19. Update November 22, 2020 I have not updated my patients on the COVID-19 pandemic since March. Since the last update and as of today’s date, 12.2 million Americans have been infected with COVID-19 and 256,000 Americans have died. Several of Dr. Friedman’s patients have been infected with COVID-19. Many businesses have closed and there have been major economic loses. The response to the pandemic has unfortunately been politicized and I say unfortunately because the virus doesn’t distinguish based on victim’s political party. Please see Dr. Friedman’s Letter in the Los Angeles Jewish Journa
    1 point
  20. We have an opportunity for you to take part in a Cushing's Disease study(IPS_4636) for Patients. Our project number for this study is IPS_4636. Project Details: Web- Camera Interview There is a homework component Interview is 75-minutes long 125 Reward + 100 homework Things to Note: Patient study only, Caregivers please pass the link along Unique links, please do not pass along for 2nd use One Participant per household Want to share this opportunity? Let us know and we can provide a new link Preliminary questions are Mobile Friendl
    1 point
  21. Michael P Catalino 1 2, David M Meredith 3 4, Umberto De Girolami 3 4, Sherwin Tavakol 1 5, Le Min 6, Edward R Laws 1 4 Affiliations expand PMID: 32886921 DOI: 10.3171/2020.5.JNS201514 Abstract Objective: This study was done to compare corticotroph hyperplasia and histopathologically proven adenomas in patients with Cushing disease by analyzing diagnostic features, surgical management, and clinical outcomes. Methods: Patients with suspected pituitary Cushing disease were included in a retrospective cohort study and were excluded if results of patho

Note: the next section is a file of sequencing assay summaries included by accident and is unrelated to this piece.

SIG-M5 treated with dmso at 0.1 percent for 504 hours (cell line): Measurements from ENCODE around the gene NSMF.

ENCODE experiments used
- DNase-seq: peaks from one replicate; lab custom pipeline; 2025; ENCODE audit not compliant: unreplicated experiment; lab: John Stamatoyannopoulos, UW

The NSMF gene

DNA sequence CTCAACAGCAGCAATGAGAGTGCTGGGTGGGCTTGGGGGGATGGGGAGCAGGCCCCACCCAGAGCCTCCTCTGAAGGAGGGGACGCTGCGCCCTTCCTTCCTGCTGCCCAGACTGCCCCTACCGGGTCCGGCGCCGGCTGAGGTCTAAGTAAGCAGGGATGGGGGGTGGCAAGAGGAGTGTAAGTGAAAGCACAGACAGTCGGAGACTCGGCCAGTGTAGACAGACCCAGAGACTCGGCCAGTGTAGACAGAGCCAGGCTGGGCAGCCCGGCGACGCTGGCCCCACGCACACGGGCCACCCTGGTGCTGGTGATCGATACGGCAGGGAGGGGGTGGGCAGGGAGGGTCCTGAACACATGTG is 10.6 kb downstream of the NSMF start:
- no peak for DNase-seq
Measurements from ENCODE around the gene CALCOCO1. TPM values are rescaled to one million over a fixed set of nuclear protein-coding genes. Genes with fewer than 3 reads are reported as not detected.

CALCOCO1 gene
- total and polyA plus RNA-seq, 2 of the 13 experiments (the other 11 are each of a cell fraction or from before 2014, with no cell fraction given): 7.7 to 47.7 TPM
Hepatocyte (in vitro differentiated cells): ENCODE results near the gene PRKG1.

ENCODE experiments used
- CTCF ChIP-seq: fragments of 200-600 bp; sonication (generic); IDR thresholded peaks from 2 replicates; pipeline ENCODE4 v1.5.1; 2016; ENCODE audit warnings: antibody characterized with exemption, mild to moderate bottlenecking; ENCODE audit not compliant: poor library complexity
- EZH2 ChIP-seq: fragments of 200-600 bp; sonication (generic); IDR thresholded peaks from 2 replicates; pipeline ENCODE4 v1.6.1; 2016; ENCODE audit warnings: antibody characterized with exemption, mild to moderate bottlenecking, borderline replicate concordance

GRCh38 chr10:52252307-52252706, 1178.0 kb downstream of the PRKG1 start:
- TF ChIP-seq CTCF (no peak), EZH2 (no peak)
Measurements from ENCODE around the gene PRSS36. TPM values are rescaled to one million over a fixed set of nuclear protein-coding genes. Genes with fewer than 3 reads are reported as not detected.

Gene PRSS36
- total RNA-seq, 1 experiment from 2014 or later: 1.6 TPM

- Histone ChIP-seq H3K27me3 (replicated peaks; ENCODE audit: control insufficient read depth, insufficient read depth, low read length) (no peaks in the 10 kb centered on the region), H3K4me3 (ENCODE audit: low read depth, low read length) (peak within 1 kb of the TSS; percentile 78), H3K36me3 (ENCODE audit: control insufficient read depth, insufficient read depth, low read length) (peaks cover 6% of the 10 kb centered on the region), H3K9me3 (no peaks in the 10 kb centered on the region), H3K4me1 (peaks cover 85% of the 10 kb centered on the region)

1 point
  22. Adults with adrenal insufficiency who are adequately treated and trained display the same incidence of COVID-19-suggestive symptoms and disease severity as controls, according to a presenter. “Adrenal insufficiency is supposed to be associated with an increased risk for infections and complications,” Giulia Carosi, a doctoral student in the department of experimental medicine at Sapienza University of Rome, said during a presentation at the virtual European Congress of Endocrinology Annual Meeting. “Our aim was to evaluate the incidence of COVID symptoms and related complications in this
    1 point
  23. The first ever prospective study to test the safety and efficacy of metyrapone in patients with Cushing’s Syndrome in a real-life setting has shown successful results. HRA Pharma Rare Diseases SAS, of Paris, has presented data from PROMPT, the first ever prospective study designed to confirm metyrapone efficacy and good tolerance in patients with endogenous Cushing’s Syndrome, with results confirming that metyrapone controlled 80% of the patients at week 12 with either normalisation or at least 50% decrease of urinary free cortisol. These initial results are being published to coincide wit